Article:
Increase Efficiency and Revenue with Analytical Reports

Your revenue is closely tied to your level of efficiency. Inefficiency leaks time, money, resources, and opportunities. Efficiency mitigates the potential for those elements to slip through the cracks.


You can’t fix a problem if you can’t identify the cause. If you’re silently losing revenue, you need to discover the source. You need to start utilizing analytical reports.


Analytical reports give clues about where your leaks are


An analytical report collects qualitative and quantitative data for the purpose of empowering business owners and employees to make better data-driven, evidence-based decisions. Most businesses are familiar with reports that show how much traffic they’ve received to their site, and what keywords are working in their SEO efforts.


Analytical reports are crucial for understanding how your visitors use your website, but they’re also profound windows into what could be working against you.


You wouldn’t take a rowboat onto the lake if you knew the bottom was filled with holes. If you aren’t aware of the holes, however, you’d discover them quickly.


A business can be filled with holes that drain revenue unbeknownst to the owner. Analytical reports can give you solid insight into where your business might be losing money.


Dashboards give you the information at a glance


Datapine explains how an analytical report is used in marketing. In their example, a dashboard displays visits, session duration, bounce rate, page views, and the conversion rate goal. It only takes a minute to notice if a strategy change is necessary. For instance, if visitors have increased but sales aren’t moving, it might be time to work on better landing pages or sales letters.


When you put analytical data into a dashboard, managers can make faster decisions and direct their teams into the next phase. Problem areas can be identified quickly, and solutions can be implemented faster. However, the solutions may not be obvious right away. Unlike water rising in a boat, symptoms of lost revenue can appear to have multiple causes.


Are you looking in the right place for solutions?


Analytics provide the data you need to notice areas that need improvement, but are you looking in the right place for solutions?


Say you log into your CRM and discover you’ve received 500 new email signups as of last week. You’ve been running a promotion, so the quick increase makes sense. You dig deeper into the data and find hardly any of your new leads have opened their welcome emails. You know your open rate should be higher. You’ve never had such a low open rate. What do you do?


Most people would reevaluate their emails. If they’re not being opened, there must be a problem with the email. Did it trigger spam filters? Was the subject poorly written? Did it get buried in the subscriber’s inbox because it was sent at the wrong time? All of these are possibilities to explore. However, there’s another possibility.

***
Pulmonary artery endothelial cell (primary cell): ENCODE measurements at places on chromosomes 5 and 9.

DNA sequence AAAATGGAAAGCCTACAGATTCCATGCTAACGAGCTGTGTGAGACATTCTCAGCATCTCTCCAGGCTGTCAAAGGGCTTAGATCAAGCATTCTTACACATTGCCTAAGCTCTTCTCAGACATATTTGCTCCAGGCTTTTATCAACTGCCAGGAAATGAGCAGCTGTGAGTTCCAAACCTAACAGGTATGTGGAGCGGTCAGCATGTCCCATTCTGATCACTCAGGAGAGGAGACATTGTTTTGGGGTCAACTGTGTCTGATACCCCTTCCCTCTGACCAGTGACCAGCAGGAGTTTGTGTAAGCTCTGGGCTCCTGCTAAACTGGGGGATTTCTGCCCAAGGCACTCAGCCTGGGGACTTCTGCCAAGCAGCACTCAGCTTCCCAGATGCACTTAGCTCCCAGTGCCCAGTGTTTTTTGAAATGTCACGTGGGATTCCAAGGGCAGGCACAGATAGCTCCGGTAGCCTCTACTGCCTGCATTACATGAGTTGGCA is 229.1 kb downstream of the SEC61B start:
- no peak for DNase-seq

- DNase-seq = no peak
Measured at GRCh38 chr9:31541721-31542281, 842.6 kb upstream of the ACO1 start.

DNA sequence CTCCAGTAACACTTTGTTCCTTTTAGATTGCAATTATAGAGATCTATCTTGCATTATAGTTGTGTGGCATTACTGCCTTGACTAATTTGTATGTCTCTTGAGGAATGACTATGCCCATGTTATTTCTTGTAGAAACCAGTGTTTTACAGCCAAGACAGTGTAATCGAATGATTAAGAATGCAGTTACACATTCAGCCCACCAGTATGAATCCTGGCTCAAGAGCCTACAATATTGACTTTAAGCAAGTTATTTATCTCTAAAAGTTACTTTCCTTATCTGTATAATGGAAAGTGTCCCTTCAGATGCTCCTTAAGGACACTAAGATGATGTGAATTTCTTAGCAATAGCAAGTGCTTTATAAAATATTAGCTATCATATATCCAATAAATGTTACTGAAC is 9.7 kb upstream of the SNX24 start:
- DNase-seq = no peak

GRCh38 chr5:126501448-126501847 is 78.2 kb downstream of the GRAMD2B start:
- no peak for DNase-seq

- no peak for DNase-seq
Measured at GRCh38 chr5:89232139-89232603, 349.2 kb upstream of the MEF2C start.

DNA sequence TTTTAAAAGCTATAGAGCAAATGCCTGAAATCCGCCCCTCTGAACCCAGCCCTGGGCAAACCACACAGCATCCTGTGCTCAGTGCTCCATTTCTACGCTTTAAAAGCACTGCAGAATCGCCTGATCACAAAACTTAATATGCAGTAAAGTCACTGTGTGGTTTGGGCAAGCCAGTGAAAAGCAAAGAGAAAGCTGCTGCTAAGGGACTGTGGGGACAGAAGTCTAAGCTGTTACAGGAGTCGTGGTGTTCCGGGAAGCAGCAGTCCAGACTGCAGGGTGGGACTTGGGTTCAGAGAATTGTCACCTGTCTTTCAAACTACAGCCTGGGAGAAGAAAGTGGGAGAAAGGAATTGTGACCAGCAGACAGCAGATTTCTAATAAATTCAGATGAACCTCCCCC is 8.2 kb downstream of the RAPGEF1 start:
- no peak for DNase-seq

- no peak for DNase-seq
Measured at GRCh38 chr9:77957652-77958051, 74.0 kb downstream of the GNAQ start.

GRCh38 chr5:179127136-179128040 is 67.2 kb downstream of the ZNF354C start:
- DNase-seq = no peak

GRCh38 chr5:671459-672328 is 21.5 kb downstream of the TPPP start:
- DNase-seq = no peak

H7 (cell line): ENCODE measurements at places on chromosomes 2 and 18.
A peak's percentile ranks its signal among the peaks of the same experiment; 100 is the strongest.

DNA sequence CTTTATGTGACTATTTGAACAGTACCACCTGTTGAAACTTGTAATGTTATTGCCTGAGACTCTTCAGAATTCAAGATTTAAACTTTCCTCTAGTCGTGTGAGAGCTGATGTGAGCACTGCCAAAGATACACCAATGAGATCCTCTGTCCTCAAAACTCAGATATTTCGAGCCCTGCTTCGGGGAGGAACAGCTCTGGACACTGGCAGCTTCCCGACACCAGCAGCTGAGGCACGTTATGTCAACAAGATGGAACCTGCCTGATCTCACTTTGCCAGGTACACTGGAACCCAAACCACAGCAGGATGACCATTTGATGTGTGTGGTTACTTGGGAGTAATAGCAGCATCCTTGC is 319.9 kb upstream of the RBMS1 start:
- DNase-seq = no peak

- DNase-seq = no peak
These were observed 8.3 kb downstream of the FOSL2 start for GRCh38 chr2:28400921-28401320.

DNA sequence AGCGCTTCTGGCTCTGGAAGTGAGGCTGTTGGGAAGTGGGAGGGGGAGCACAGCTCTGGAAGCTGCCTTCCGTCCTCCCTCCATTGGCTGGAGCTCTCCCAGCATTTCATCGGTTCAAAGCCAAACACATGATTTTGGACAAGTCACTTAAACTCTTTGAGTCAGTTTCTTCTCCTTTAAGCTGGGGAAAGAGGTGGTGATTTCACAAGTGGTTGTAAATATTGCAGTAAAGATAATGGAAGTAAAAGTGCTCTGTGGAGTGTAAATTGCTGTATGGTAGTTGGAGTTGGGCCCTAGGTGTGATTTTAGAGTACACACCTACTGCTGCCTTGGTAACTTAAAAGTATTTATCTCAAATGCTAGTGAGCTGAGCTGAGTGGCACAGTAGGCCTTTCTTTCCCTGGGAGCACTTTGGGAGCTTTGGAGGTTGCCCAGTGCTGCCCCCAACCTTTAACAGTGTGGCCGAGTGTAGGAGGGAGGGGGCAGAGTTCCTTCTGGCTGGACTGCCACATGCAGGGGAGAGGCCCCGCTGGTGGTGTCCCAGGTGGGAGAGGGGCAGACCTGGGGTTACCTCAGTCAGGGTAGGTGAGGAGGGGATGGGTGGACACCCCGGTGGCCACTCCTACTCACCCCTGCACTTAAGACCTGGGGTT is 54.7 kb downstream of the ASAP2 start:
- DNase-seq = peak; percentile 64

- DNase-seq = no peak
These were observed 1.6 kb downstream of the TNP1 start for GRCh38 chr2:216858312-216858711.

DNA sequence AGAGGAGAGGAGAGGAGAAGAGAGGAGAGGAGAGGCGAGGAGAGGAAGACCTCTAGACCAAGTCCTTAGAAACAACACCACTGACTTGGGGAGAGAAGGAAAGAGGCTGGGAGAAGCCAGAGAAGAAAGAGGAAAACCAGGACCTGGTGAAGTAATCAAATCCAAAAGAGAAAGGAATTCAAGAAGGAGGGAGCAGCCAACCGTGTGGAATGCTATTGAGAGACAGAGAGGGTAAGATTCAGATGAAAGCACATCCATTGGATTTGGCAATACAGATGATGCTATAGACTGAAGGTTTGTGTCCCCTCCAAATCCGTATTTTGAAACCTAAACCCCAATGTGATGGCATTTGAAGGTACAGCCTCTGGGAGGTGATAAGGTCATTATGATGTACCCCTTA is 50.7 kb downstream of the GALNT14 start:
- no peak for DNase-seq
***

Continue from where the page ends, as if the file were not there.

Do you know for sure your 500 new leads were actually sent a welcome email? Are your signup forms programmed to segment leads as they come in? If your email sequence is delivered to leads based on segmentation, and your new leads aren’t being segmented, that’s a costly problem.


Say the product you’re selling nets you a profit of $200 per sale. If just 10% of your 500 leads were to make a purchase, you’d generate $10,000 in profits. That’s $10,000 in revenue you’ve lost when your signup forms aren’t segmenting new leads.


Your revenue depends on your ability to analyze data


Thought leader Hugo Moreno from Forbes writes, “Those that position their organizations to manage data correctly and understand its inherent value will have the advantage.” Managing data correctly begins with collecting it and organizing it. Analytical reports provide that organization, but you’ve got to provide the brain power to see it objectively.


Sometimes the problem is obvious, but not always. For instance, if your latest email marketing message generated a high number of clicks but no sales, it could be that your email list isn’t as targeted as you think. Or, you may have accidentally sent that email to the wrong segment of your list. Maybe you linked the wrong product, or your website was down. Did your customers try to buy your product and give up when they had to sign up for an account first?


Poor data leads to lost revenue, but so does looking at data incorrectly or incompletely. Think beyond the obvious. Investigate lost revenue from every angle you can think of. Bring other minds in to dissect the situation and think of new possibilities. Data is only as powerful as your interpretation.